This year’s Eurovision contest has embraced the LGBT community more than ever. Maybe there weren’t many gay participants, but the contestants were all supportive of the LGBT community.

Russia’s favorite Sergey Lazarev didn’t win, but if he had won he said that Russia would welcome gay people for next year’s Eurovision.

Held in Stockholm, the gay-friendly European capital, the contest had its winner, and that was Jamala from Ukraine. Last time Stockholm hosted Eurovision was in 2003, but 2016 appeared to be more gay-friendly.

Here are some of the impressions from those involved in this year’s Eurovision. Contest’s producer Christer Bjorkman remarked:  ‘If you perceived it as gay last time you probably will this time. It has a lot to do with Petra’s humor. She’s sort of an icon for us.’

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Petra anticipated: ‘It’s going to be just as gay – don’t you worry.’

The contestants were very supportive of the LGBT community. UK artists Joe and Jake highlight how grateful are for the gay fans.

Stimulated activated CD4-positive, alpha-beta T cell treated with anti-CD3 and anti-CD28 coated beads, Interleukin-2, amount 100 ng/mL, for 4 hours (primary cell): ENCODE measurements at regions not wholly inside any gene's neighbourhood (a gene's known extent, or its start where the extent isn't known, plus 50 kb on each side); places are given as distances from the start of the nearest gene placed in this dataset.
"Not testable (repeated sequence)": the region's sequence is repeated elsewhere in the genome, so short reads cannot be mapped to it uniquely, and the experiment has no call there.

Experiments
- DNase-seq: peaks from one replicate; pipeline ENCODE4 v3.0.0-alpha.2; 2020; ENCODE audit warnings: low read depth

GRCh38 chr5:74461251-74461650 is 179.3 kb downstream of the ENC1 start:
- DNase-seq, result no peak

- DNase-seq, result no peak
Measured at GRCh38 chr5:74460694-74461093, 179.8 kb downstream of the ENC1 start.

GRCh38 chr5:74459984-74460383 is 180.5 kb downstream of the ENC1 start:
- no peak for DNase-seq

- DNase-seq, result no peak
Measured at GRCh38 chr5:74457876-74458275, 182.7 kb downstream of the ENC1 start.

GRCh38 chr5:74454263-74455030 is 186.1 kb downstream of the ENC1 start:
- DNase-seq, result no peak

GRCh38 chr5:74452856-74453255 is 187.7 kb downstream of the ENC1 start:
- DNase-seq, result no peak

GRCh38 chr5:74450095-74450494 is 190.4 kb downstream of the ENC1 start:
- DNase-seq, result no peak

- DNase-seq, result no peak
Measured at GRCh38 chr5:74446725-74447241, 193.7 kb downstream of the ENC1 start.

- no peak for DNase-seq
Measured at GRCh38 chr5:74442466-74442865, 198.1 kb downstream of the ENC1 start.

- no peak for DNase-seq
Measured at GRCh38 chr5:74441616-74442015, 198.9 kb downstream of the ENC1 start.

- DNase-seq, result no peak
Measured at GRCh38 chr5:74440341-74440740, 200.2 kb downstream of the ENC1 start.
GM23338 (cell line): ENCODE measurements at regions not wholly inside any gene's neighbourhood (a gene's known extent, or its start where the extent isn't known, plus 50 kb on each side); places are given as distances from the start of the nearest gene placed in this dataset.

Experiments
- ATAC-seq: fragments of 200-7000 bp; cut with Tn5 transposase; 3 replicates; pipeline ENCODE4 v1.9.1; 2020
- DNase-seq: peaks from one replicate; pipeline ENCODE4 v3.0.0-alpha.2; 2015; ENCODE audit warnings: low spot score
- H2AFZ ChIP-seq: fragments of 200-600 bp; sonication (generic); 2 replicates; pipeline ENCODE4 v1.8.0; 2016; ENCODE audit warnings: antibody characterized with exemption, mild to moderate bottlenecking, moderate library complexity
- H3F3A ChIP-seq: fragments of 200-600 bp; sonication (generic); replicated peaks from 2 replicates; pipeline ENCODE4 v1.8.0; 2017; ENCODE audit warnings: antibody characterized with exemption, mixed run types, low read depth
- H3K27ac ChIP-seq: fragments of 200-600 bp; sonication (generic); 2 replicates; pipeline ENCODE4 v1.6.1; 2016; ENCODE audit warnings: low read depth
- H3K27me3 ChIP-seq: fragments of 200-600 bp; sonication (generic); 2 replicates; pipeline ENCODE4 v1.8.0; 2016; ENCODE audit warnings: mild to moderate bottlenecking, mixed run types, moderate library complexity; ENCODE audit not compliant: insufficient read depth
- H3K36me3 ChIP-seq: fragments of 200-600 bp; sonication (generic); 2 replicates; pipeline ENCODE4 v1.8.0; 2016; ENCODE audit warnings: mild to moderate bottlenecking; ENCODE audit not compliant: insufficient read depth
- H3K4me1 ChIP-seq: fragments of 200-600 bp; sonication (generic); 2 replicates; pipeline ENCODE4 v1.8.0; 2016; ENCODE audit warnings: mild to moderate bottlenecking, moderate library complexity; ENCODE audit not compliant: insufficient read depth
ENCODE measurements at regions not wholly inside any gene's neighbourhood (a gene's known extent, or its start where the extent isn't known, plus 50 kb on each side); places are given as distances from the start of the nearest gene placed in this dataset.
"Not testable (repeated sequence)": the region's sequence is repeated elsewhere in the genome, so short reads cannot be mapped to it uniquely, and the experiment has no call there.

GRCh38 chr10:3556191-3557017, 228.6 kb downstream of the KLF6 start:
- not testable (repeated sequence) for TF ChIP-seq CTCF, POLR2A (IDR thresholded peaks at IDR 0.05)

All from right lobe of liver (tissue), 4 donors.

‘We’ve had a lot of love from all of the gay community and all the gay fans, and we’d like to give that love back to them and just say thank you.’

For Nicky Byrne, everyone’s the same: ‘It’s the same as every viewer. To me – gay, straight – it makes no difference. So, everybody is out to have fun, enjoy the show, and vote for Ireland.’

One of the few out contestants, Douwe Bob, from the Netherlands, said: ‘I think personally it shouldn’t matter if you are gay or not. If you are a fan of something you love, that’s a good thing. It’s a beautiful thing.’ but Douwe added: ‘I don’t consider myself out because I’ve never been in.’

Ukraine’s representative, Jamala thinks that an artist’s most important characteristic is to be who they are: ‘Be real, be yourself. No matter what they say we have important thing that god creates us and we are different and it’s a good thing that we can be different.’